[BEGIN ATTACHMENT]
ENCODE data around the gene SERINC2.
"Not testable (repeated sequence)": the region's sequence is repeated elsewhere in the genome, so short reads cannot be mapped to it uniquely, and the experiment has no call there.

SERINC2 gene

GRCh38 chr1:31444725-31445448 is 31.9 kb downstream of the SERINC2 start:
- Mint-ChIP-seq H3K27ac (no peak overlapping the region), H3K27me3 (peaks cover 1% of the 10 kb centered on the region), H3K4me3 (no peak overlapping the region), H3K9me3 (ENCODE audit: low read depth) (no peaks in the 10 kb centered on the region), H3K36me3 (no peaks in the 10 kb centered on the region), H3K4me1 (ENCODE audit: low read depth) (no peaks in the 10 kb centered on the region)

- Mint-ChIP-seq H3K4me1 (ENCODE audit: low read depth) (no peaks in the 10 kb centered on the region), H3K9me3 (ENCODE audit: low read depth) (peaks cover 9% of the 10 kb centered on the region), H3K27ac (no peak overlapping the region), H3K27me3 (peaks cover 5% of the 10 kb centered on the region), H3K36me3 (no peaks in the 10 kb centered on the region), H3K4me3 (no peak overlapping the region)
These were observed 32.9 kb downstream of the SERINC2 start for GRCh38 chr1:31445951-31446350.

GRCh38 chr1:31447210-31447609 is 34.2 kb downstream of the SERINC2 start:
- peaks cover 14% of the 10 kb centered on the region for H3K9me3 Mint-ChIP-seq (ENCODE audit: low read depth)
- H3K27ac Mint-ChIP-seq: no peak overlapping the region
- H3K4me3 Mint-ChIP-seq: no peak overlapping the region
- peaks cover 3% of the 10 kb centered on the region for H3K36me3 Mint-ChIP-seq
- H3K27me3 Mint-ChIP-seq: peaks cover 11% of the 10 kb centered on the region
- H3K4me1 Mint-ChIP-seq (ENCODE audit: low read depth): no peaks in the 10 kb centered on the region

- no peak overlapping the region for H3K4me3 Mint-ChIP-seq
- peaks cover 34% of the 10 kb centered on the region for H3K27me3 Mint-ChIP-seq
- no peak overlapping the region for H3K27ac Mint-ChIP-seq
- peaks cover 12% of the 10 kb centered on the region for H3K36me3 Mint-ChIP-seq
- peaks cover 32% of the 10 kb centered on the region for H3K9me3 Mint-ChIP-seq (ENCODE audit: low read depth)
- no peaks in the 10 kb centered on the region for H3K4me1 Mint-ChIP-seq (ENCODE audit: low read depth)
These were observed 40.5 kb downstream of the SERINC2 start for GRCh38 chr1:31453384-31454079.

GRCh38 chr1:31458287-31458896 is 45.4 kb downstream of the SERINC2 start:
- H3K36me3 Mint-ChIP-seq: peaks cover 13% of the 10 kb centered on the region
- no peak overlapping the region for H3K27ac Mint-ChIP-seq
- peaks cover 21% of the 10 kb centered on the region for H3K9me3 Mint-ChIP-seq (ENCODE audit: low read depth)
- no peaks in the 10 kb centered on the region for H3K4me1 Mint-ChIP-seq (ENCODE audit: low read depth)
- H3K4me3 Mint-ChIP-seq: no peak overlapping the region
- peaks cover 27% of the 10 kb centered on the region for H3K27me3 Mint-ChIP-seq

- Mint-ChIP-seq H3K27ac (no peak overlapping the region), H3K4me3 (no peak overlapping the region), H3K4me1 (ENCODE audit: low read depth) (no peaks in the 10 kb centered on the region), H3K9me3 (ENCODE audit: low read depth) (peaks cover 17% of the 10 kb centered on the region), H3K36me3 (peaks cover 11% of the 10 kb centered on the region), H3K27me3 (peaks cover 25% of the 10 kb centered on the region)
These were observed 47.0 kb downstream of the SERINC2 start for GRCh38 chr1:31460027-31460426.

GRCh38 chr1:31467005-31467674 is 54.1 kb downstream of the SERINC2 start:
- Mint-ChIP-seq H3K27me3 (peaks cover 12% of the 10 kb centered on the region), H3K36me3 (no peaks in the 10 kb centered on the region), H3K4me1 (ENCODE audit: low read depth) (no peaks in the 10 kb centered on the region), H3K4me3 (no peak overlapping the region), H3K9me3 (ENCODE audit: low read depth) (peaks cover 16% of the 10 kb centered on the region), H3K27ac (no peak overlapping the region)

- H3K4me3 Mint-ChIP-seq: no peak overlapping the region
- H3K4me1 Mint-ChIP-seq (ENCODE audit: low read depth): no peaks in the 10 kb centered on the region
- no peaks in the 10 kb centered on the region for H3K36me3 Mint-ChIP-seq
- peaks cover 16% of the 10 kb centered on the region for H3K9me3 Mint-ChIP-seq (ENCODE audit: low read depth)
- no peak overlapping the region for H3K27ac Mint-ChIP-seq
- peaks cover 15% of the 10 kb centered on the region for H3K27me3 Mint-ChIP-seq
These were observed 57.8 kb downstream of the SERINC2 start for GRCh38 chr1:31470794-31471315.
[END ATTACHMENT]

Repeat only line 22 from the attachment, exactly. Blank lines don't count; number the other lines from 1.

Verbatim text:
GRCh38 chr1:31458287-31458896 is 45.4 kb downstream of the SERINC2 start: